Glampers and rangers are being attacked in the woods so it's up to Sam, Dean and Bobby to hunt down the evil culprit. It doesn't turn out to be the Jersey Devil, a werewolf or a wendigo. "How to Win Friends and Influence Monsters" marks the return of the Leviathans. Plus, Dean's behavior changes drastically after munching on a delicacy known as the Turducken Slammer. Turducken = Turkey, Duck and Chicken. And apparently features some sort of special sauce that looks like grey ooze. So gross.
Let's touch on a couple of things before getting into the nitty gritty of the episode. First there's the ending. They shot Bobby! What? Hasn't Bobby suffered enough? He was paralyzed for a whole season. Now this? And on top of that, this cliffhanger gets to exist for two weeks since the next new Supernatural isn't until December 2. So incredibly cruel.
And second, let's talk about this whole Leviathan business. I feel like they're supposed to be formidable foes but the Winchesters haven't exactly been acting like it. I know Bobby sent Sam and Dean to that paranoid tech guy so he could give them tips on how to go off the grid. But ever since, it hasn't seemed like they have other than not driving the Impala.
In "How to Win Friends," they've finally started acting like it. At the beginning of the episode, the demon hunting trifecta of Sam, Dean and Bobby are squatting in some residence where they have to rig things so the electricity will come on. And according to Dean, they've been living with "cold showers, cold Hot Pockets, cold friggin' everything" for weeks. It's a dreary existence. So I immediately like where things are going.
While the hunters do have a case to work, there's a lot of character-driven stuff that's always abundant in Ben Edlund episodes like this one.
-Sam is still going with his whole healthy attitude kick. I say this every week but I want to have faith that things will stay like this for him. He's been through so much I don't really want to see him being tortured by visions of Lucifer. I really do hope he has it handled. But I'm kind of like Dean in a way. I keep waiting for the other shoe to drop. Before this season's over, they're going to have to show us exactly what Sam's dealing with again, right? Anyway, Sam shares a nice but slightly twisted scene with Bobby where he says he's fine with seeing Lucifer:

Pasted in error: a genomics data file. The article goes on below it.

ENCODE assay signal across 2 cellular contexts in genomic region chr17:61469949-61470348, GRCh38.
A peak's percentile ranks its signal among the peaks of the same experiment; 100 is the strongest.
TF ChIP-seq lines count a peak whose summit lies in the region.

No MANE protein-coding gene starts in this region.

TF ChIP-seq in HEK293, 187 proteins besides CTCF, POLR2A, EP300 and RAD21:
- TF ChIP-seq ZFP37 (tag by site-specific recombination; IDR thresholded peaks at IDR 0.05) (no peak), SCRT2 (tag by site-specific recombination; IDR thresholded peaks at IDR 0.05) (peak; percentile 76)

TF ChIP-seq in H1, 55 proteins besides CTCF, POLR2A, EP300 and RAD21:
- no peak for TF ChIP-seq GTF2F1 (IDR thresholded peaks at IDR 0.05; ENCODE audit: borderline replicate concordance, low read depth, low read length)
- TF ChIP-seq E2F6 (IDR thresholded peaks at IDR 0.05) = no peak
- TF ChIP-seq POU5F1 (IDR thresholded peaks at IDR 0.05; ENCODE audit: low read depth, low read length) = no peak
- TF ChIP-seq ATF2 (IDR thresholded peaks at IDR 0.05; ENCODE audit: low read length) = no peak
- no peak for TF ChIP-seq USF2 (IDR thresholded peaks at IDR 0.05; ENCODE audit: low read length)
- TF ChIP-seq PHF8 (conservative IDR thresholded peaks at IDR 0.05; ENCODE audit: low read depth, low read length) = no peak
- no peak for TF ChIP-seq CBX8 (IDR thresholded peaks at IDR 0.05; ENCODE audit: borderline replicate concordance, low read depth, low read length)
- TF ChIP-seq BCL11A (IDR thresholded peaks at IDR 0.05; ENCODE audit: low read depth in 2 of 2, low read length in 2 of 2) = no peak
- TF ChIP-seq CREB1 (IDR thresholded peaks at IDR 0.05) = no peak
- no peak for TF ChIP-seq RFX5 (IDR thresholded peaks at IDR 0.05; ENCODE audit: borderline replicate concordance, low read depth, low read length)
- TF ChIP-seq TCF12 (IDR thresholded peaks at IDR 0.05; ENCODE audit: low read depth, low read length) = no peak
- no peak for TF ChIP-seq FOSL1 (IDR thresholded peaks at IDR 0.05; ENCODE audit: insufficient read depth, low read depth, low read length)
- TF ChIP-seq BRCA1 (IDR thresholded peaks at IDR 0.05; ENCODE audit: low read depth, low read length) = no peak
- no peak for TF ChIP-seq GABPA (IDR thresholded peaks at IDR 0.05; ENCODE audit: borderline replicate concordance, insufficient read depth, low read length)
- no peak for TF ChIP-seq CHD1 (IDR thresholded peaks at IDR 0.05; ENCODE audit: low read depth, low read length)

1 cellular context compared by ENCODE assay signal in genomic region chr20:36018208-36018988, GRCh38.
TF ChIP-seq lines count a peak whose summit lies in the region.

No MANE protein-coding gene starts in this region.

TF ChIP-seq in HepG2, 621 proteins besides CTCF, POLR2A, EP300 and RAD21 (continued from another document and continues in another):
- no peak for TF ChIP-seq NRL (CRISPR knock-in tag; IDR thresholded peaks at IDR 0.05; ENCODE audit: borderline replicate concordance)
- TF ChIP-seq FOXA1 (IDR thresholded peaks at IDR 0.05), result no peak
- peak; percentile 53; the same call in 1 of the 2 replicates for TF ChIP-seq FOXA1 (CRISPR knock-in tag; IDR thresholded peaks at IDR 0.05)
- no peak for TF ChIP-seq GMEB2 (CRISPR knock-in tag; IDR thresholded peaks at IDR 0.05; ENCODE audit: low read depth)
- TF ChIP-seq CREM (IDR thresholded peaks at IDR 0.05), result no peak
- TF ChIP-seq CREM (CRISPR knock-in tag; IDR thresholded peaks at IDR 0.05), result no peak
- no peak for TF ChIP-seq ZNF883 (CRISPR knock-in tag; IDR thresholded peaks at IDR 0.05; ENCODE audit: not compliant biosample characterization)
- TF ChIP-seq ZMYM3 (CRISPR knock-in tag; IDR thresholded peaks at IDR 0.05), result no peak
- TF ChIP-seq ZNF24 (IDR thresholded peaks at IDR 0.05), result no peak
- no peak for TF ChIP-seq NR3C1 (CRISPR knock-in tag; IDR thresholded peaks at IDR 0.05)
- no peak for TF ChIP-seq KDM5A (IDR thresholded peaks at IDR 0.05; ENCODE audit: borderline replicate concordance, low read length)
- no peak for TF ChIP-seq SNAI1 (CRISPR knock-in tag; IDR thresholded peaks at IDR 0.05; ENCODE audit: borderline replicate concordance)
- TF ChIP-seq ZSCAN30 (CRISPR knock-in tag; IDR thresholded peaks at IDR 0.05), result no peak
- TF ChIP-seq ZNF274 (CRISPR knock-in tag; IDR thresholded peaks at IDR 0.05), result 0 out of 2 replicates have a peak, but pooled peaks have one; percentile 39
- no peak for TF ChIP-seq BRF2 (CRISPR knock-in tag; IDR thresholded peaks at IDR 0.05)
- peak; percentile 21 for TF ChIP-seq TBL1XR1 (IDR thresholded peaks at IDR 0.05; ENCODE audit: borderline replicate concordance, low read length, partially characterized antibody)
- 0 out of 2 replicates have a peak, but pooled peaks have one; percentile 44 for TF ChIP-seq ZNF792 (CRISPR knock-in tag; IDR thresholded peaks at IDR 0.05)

"Look, I'm not saying it's fun. I mean, to be honest with you I kind of see it as the best- case scenario. I mean, at least all my crazy is under one umbrella, you know? I kind of know what I'm dealing with. A lot of people got it worse." "You always were one deep little son of a bitch."
In this scene, he's still pressing that scar on his hand. Does that still work for him? Does that still help him determine what's real and what's not real? Also, Sam's doing a lot of worrying over what's going on with Dean. He feels ever since his wall broke his brother hasn't been the same. Truthfully, it was probably even before that. Dean had to deal with a soulless Sam who didn't care about him and admitted it. Kind of hard to get over that. I did like Bobby's response. He wonders how the brothers have enough time to do anything else when they're worrying about each other 24/7. "The two of you. Aren't you full up just playing Snuffleupagus with the devil all the live long?"
-This season, the show has decided to fill in some of the blanks on Bobby's life. We found out some of his issues when he held that one snarky Leviathan captive in his basement. Now we learn he was a hunter before he was a demon hunter. In fact, when he was a kid he and his family used to shoot their dinner. Bobby tries to be there for the Winchesters. He sees them going through different things and he wants to help. He's definitely a father figure to them and he has been for a long time. As suspected, Big Daddy Winchester used to dump his sons at Bobby's while he went off on a case. So, Sam and Dean have been learning from Bobby for a long time.
-As for Dean, well, he's a bit of a mess. He's depressed. He talks about how they've saved the world twice already. That maybe the world wants to end. I guess he's trying to find a reason to keep going. He's feeling the effects of everything they've seen and done and fought. He's feeling the effects of not only Cas causing Sam's wall to crumble but losing Cas. And there's losing Lisa and Ben too.